I had a lot of questions for my tears and out of desperation to make them go away, I finally understood their role when I read a book called: “Emotional Agility”, written by renowned psychologist Susan David. She found that no matter how intelligent or creative people are, or what type of personality they have, it is how they navigate their inner world - their thoughts, feelings, and self-talk-that ultimately determines how successful they will become.
In other words, if you don’t acknowledge your feelings and listen to what they are trying to tell you, it could lead to epic failure – the very feeling you are trying to avoid. Eek!
Change begins from within. After reading this book, I developed a process for identifying the triggers that were preventing my success and that led to me crying in my workplace and that started by confronting my worst enemy and greatest bully: me. This was the reality: I was a micromanaging mean-girl boss and I was void of compassion for myself.
Traditional settings were always challenging for me after a while because I became frustrated with redundant processes and I knew this. Being one to contemplate the future, I foresaw the impact technology had all around me and feared becoming obsolete and this was a major pain point in my career that I was intent on ignoring. My intuition was trying to warn me of the danger.
I was confined to an analogue cage that prevented me from my success but my imagination came alive and I got sparks of joy thinking of ways to fix it. Curiosity around the problem helped to move me forward and I knew instinctively that I needed to take action.
By labelling the problem for what it was, frustrations with the technology and a horrible boss, I was able to confront my struggles face-to-face and come up with a solution to move me forward and stop the onslaught of tears. In essence, I learned to accept the emotion and let go of controlling factors that were not correlated with my own level of skills or abilities. Instead, I reflected from within, developed self-compassion and embraced the discomfort. I internalised the message my feelings were trying to convey and found a way to adapt my learnings to my reality.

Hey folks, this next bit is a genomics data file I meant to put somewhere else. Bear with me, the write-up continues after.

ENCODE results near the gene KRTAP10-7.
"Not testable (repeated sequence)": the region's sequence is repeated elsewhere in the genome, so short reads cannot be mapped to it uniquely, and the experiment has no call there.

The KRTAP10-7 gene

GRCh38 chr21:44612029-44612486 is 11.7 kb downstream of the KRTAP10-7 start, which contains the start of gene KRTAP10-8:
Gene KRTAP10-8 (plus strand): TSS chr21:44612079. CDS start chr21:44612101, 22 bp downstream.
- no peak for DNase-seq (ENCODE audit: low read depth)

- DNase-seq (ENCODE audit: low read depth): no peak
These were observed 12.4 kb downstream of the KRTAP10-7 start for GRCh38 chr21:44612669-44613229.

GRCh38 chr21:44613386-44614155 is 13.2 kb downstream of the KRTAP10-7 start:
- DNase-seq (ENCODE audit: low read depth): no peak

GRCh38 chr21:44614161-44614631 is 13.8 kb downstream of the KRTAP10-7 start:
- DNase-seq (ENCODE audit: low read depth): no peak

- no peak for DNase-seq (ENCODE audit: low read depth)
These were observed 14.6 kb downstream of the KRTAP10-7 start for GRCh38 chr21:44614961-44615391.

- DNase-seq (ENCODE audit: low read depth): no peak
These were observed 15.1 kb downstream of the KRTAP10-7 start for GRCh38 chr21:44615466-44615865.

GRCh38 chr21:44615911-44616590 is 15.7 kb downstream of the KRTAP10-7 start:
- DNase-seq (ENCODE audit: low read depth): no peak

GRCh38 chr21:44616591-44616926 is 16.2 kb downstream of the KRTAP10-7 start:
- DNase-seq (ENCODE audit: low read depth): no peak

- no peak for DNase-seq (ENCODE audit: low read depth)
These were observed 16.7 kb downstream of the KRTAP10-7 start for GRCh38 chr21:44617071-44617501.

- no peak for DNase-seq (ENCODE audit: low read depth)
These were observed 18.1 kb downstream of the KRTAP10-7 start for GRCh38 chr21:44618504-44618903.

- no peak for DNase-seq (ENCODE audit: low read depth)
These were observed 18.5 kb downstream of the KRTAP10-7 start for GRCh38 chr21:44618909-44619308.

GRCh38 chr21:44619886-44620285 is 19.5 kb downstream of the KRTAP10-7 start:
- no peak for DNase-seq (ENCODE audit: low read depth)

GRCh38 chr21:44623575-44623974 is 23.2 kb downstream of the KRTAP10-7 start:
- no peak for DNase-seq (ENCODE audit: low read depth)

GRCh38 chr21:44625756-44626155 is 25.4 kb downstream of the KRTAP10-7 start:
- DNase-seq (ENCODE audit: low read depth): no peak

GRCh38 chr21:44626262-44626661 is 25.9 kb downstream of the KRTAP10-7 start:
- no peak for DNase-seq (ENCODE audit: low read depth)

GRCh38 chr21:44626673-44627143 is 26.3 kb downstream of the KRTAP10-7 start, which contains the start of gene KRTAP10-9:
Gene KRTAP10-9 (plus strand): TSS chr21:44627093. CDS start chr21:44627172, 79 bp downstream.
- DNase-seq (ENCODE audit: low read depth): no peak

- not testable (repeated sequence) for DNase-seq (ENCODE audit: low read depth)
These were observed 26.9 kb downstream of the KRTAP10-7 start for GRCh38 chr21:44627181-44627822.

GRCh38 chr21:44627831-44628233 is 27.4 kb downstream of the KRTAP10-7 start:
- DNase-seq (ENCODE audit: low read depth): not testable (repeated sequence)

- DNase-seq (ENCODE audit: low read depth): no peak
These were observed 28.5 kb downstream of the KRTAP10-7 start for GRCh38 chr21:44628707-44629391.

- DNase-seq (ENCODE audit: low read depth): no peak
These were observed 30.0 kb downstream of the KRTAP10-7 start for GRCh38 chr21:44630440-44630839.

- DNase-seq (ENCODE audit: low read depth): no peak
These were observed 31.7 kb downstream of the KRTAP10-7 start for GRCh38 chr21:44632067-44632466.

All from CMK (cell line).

Take a break and see the forest for the trees
The original English proverb is by writer John Heywood and it goes, “I see, ye can not see the wood for the trees.” What this means, is that you get lost in the details and fall apart, losing sight of the grand vision. John came up with this beauty of an expression in 1546 - so don’t feel bad. Problems are centuries old.
Sometimes, you just need to get away from it all…literally.
Whenever I felt stuck, going into nature and seeing water and smelling the trees, the water and the wind always managed to invigorate my senses. It turns out that this is a common practice called “foresting”. According to Harvard Medical School, “foresting” or shinrin-yoku started in Japan in response to a rise in stress-related illnesses linked to the increased use of technology in the 1980s.
When you leave and experience some forest therapy, you breathe in volatile essential oils called phytoncides that are given off by trees, reducing the antimicrobial properties that may enhance immunity and inflammatory frustrations brought on by corporate environments.
When I left for a new brokerage that let me write my emails again, I had to deal with a whole other bunch of tech-averse people who were very afraid of the internet and social media of any kind. They discouraged me from marketing online because according to them, people with money didn’t use the internet. I was shunned for “finfluencing” and became an outcast in their corporate culture. It was devastating and suffocating.
I needed to catch a break and some fresh air to escape from these invisible bureaucratic bars and to let my mind experience the world’s unlimited vastness. I needed to see the forest for the trees. I felt as though I was stagnating at my current place of employment and I worried that I wouldn’t have a role in the career I had worked so hard to build for myself.